3. Netiquette

According to DigComp [41], netiquette is one of the six DCs defined in the communication and collaboration competence area, defined as: “To be aware of behavioural norms and know-how while using digital technologies and interacting in digital environments. To adapt communication strategies to the specific audience and to be aware of cultural and generational diversity in digital environments”.
In our present society, where ICTs are present into most areas and social networks and the extensive use of mobile devices have radically modified the way of interacting among people, netiquette is becoming a crucial DC [42]. Thus, a new scenery emerges for understanding human relations, from how interpersonal skills are exercised online to how social behaviours are exhibited in groups and online communities [43]. Cabezas-González et al. found that individuals who communicate online frequently and make use of social networks very frequently tend to show lower levels of DC, contrary to expectations [44]. So, it is of great importance to investigate the current education of individuals in communication and collaboration and in netiquette too [45]. Nevertheless, netiquette has been barely defined and still does not seem to have attracted the required attention [46]. Only a few studies have analysed the guidelines related to the correct use of electronic mail, e.g., [47][48], or presented general guidelines for the Internet, e.g., [49]. No studies have attempted to define which DCs a citizen should have to communicate efficiently through everyday tools such as instant messaging applications, social networks or email. 
Regarding the implementation of the assessment tools, the empirical articles identified included the development of tailored tests, e.g., [50][51], whose validity and reliability evidence are insufficient; netiquette DC has not yet been assessed in depth and most of them include only a few general questions [4][29]. From a broader point of view, experts have identified the lack of instruments for evaluating individuals’ DC in the communication and collaboration competence area [13]. Only BAIT, closely related to this study, provides a test exclusively dedicated to the assessment of netiquette [52].

4. Item Response Theory (IRT)

IRT, also referred to as item characteristic curve theory, attempts to give a probabilistic foundation to the problem of measuring unobservable traits and constructs, or latent traits [53][54]. IRT is widely used to calibrate and evaluate items in assessment instruments and provide ways of assessing the properties of a measurement instrument in terms of reliability and validity [14][53][55][56][57][58]. The main features and advantages that characterise IRT are: (1) the existence of latent traits that can explain an examinee’s behaviour in a test, (2) the relationship between performance and the set of traits assessed, (3) the dimensionality specification, (4) the position of the item in the trait’s value set, (5) assessment instruments with properties that do not depend on the specific group of respondents or the specific set of items showed, as both items and examinees receive a score on the same scale at the same time, (6) in contrast to classical test theory (CTT), basic units of analysis are based on the items and not on the assessment instrument and (7) the reliability of an assessment instrument is dependent on the action between the examinee and the assessment instrument.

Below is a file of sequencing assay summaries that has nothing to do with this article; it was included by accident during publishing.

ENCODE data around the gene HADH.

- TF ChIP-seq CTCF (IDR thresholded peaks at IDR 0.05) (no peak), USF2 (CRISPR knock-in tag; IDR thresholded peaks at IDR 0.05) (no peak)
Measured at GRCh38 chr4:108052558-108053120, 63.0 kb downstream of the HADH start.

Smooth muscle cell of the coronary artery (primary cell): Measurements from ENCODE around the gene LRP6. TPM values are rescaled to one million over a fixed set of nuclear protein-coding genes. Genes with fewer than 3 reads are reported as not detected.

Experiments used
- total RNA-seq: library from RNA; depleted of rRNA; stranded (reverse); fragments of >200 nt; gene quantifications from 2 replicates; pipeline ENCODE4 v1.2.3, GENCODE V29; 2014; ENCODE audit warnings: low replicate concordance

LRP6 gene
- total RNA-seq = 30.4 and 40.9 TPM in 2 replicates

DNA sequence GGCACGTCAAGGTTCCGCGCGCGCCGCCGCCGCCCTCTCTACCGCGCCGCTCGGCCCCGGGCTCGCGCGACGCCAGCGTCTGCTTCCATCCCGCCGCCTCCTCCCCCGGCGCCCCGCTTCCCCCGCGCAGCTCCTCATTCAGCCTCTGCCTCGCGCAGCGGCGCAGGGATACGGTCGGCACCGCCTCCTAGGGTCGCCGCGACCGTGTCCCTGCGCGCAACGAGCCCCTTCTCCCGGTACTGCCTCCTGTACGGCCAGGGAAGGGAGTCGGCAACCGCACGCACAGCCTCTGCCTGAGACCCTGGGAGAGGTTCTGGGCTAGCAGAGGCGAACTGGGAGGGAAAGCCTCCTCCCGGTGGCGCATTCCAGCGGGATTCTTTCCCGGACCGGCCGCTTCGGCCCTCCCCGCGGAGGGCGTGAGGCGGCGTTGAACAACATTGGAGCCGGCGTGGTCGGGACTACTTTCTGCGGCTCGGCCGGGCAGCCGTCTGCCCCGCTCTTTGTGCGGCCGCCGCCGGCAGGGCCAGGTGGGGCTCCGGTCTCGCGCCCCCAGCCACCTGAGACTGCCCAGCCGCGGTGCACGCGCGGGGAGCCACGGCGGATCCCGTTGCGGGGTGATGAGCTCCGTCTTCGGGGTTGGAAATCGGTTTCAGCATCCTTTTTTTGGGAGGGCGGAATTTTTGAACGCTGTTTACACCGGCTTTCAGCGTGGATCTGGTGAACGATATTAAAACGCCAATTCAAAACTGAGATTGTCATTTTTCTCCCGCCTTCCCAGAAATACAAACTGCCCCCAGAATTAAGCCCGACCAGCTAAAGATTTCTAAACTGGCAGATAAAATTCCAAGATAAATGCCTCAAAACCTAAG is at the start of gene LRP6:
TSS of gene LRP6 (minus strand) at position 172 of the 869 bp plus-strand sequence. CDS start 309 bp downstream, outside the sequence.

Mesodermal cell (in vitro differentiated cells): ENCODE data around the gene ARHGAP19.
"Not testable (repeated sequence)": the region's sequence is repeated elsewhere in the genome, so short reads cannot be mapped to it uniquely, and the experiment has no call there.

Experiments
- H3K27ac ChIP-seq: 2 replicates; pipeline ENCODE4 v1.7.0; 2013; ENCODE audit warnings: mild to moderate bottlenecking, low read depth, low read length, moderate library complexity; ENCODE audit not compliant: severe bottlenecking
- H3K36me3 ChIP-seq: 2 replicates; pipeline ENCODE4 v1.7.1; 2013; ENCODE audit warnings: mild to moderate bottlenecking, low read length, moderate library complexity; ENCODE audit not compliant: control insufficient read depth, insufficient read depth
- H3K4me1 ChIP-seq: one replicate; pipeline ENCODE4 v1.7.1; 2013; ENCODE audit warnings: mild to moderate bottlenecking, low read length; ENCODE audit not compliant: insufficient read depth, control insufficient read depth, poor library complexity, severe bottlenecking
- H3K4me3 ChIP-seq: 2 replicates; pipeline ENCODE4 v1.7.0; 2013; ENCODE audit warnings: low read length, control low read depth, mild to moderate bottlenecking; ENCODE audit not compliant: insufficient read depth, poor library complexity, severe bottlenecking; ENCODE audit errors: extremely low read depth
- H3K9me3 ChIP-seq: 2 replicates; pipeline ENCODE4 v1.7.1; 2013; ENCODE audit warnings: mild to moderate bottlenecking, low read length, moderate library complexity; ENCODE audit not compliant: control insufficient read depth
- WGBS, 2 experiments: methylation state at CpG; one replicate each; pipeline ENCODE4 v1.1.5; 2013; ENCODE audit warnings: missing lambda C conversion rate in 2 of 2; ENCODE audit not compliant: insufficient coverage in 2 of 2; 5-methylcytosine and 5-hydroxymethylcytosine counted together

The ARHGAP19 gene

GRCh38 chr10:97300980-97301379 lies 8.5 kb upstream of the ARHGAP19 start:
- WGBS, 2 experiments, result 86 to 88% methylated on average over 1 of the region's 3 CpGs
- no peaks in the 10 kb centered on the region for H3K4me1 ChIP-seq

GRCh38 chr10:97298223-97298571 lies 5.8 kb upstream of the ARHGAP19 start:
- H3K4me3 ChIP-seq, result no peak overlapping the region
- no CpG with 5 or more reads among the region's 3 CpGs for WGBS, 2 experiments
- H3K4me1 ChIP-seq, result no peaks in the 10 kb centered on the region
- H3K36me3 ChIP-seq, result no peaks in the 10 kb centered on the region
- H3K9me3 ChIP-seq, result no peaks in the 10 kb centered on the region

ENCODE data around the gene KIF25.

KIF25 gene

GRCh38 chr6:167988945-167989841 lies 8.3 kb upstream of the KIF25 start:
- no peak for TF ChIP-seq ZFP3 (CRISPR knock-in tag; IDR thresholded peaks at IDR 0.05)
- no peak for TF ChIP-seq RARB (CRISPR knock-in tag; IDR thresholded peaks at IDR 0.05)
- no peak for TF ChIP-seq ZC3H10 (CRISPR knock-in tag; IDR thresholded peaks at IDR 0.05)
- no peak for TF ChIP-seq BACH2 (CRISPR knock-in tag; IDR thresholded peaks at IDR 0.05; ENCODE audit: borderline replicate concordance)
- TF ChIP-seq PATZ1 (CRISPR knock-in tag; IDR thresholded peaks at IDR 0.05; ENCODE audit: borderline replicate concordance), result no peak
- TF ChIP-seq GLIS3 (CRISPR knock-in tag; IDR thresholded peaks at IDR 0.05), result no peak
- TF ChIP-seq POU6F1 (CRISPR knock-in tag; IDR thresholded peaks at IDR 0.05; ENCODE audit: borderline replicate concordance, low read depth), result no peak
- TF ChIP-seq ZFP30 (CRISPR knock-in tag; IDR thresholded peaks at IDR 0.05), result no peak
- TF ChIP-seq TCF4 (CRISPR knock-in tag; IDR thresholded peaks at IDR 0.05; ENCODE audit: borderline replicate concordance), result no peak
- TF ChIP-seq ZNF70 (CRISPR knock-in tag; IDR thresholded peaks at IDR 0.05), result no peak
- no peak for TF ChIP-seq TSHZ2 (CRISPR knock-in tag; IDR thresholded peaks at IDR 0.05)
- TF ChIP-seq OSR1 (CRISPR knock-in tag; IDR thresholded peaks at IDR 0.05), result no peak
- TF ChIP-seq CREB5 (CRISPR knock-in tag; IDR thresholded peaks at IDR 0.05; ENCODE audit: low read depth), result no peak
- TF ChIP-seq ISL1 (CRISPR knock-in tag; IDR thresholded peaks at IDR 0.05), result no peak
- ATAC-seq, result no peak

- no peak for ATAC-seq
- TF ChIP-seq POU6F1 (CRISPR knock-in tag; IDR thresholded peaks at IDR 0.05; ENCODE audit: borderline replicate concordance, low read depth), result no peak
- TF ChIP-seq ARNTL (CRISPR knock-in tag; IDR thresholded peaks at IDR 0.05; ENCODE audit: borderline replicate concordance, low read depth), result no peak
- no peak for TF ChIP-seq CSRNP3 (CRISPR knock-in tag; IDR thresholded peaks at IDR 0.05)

Considering the strengths of the theory, the Rasch measurement model has been used to investigate the reliability and validity of the tests developed in the study. The Rasch measurement model is the simplest model available within an IRT context and facilitates interpretation assuming that the response of the examinees to an item only depends on their proficiency and the difficulty of the item [57]. Furthermore, in IRT, the internal validity of a test is evaluated in terms of the fit of the items to the model. Marginal maximum likelihood (ML) is the most commonly used method in the estimation of the models in IRT and presumes that the parameters of an individual are aleatory variables with a certain distribution [58].
Applying the most suitable IRT model firstly relies on the characteristics of the items used, dichotomous or polytomous. For dichotomous items, such as the ones used in tests, the most used models are the logistic models with one, two or three parameters. The parameters to characterise the items include [59]: their difficulty (situating the item on the ability scale, which states the probability of being answered correctly), discrimination (representing the degree of variation in the success rate of individuals as a function of their ability) and a pseudo guessing parameter (representing the lower asymptote where even less-capable individuals will score by guessing). IRT is based on the principle that it is possible to measure latent traits, i.e., traits which are not directly perceptible. Some items can comprise a specific trait (e.g., competences for evaluating the information) [54].
In addition, measures constructed using the Rasch measurement model are unidimensional and have expected structures of item calibrations that cover the difficulty range of difficulty within a domain in an assessment domain. The results are valid only to the extent that the dimensions are different and clear, i.e., there are no items assessing different variables at the same time; therefore, the unidimensionality assumption is realistic. Hence, other models such as the multidimensional IRT models appeared, which consider a construct consisting of various factors. The multidimensional random coefficient multinomial logit (MRCML) model was presented as an alternative to confirmatory factor analysis (CFA) [60]. CFA and multidimensional IRT are methods applied to validate a possible organisation of the information. The multidimensional Rasch model is the simplest of MIRT models, which assumes that all item loadings are set to unity with the Rasch model [61]
Finally, relatively small sample sizes could be sufficient for Rach analysis, and about 200 examinees suffice for obtaining accurate parameter estimates [62].